Sunday, May 29, 2011

Rosie And XKT Visit Longwood Gardens In Kennett Square, PA. Part 1.

On Monday, XKT and Rosie traveled from the Outer Banks to Kennett Square. Pennsylvania, where we stayed the night. Next morning, we toured Longwood Gardens, a horticultural showcase offering majestic trees, exquisite flowers, and a fantastic conservatory. Measuring 1077+ acres, Longwood Gardens consists of gardens, woodlands, and meadows. It is one of the premier botanical gardens in the United States. Originally, this land was occupied by the native Lenni Lenape tribe who hunted, fished, and farmed this glorious wilderness. The Lenni Lenape, meaning the "true people," are a group of several bands of Native Americans with shared cultural and linguistic distinctions. They are also known as the Delaware Indians, from the Delaware River, so named by the English settlers after Lord De La Warr, the governor of the Jamestown, Virginia, colony. In 1700, the property was purchased from William Penn, founder and "absolute proprietor" of the Province of Pennsylvania, the English North American colony, and the future state of Pennsylvania, by a Quaker family named Peirce. Joshua and Samuel Peirce soon established a working farm and in 1798 began planting an arboretum consisting of numerous rare and interesting ornamental trees and shrubs. By 1850, the Peirces had amassed one of the finest collections of trees in the nation. In 1906, Pierre S. du Pont (1870 - 1954) purchased the property from the Peirce family to save the arboretum from being sold for lumber. du Pont added extensively to the property from 1906 to the 1930's. A world traveler, du Pont was open to all sorts of influences and was inspired to add features to the garden after attending world's fairs, the most notable additions being the massive conservatory, complete with a magnificent pipe organ, a star-lit theater, and an extensive system of fountains. du Pont was 36 when he bought the Peirce farm and began creating what would become Longwood Gardens. The gardens were built piecemeal, beginning with a 600-foot long Flower Garden Walk in 1907, reflecting an "old-fashioned" influence with rose trellises, shrubs, and cottage-garden flowers all on a grand scale. His later gardens would draw heavily on Italian and French influences. In 1914, du Pont debuted his Open Air Theater, inspired by the outdoor theater at Villa Gori, near Siena, Italy, but much grander. The exquisite Conservatory, a perpetual Eden, opened in 1921 and is one of the world's great greenhouses, sheltering 20 indoor gardens and over 500 types of plants in 4.5 acres of display.
Here's the visitor's center.
Excerpt from a letter written by du Pont: I have recently experienced what I would formerly have diagnosed as an attack of insanity, that is, I have purchased a small farm about ten miles from Wilmington. I expect to have a good deal of enjoyment in restoring its former condition and making it a place where I can entertain my friends.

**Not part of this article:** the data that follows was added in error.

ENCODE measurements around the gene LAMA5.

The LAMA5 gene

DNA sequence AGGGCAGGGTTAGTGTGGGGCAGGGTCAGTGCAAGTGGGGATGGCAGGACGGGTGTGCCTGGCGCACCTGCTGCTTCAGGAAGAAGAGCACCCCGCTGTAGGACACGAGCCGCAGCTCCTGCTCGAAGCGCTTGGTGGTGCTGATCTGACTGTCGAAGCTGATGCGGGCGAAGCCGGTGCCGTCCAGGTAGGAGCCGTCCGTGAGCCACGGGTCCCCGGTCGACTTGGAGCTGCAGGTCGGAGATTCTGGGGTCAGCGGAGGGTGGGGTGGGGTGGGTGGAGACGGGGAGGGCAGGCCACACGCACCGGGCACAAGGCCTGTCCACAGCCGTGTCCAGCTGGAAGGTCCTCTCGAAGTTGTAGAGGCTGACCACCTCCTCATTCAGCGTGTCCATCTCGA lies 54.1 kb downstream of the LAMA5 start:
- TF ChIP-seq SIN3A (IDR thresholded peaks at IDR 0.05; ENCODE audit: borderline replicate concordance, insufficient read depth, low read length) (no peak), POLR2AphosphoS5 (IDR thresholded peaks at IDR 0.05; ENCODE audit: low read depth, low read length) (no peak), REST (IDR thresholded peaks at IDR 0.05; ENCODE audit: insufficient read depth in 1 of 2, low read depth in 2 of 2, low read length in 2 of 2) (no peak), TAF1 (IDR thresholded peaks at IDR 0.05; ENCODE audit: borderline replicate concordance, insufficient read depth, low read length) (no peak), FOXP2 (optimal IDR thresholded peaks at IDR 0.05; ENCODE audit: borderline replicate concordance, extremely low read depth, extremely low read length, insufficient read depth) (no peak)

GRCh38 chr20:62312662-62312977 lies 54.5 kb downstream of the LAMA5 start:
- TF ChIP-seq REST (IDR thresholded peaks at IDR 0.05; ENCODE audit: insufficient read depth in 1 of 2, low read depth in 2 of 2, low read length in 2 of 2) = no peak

Before you stands an impressive American elm, once an iconic sight in towns across the nation. When Dutch elm disease, a fungal disease spread by beetles, first struck in the 1930's, the nation's towns began to lose their mature elm trees. By the 1980's, this stately tree and icon of America's "Main Street" had essentially disappeared. This American elm is the sole survivor of an avenue of elms planted by Pierre du Pont that succumbed to Dutch elm disease...
This is a 600-foot-long avenue of 27 huge bald cypresses fronted by an arborvitae hedge, providing a stately backdrop for a flower border whose planting plan is redesigned each year.
Siberian irises.
Gardeners were working hard in the flower gardens, pulling out spent flowers and replanting ...
... and pruning the wisterias, which are grown on heavy arbors and trained by the Longwood gardeners into tiered tree forms supported by metal poles.
Unfortunately, we were too late for the wisteria in bloom.
Azalea in bloom.
Canopy Cathedral Treehouse. And rhododendrums, oh my.
Tuned chimes gently sound in the trees surrounding this treehouse inspired by a Norwegian Stave Church. This treehouse was constructed with the care of the trees in mind. Its structural support is an innovative "Pin Foundation" that is unobtrusive to the tree roots and trunks. Additionally, reclaimed lumber from an old dairy barn, a warehouse, and a toothpaste factory were used throughout the structure.
This is the Italian water garden. Pruned littleleaf linden trees, clipped ivy, and green lawns surround 6 large and 12 small blue-tiled pools with 600 jets of water and a water staircase that recirculate 4500 gallons of water each minute.
Indian Physic.
This is just the beginning. Stay tuned.


Quiglets said...

Lovely to see Longwood Gardens in the daylight! My in-laws live near there, and last Thanksgiving, we visited the Christmas Lights display. Can't wait to see your next posting!

Marilyn said...

Thanks for letting me see some of the areas that I didn't have the time to tour last summer.

Rosie Hawthorne said...

Quiglets, I bet that was spectacular.

Mar, I have a special section in Part 3 for you!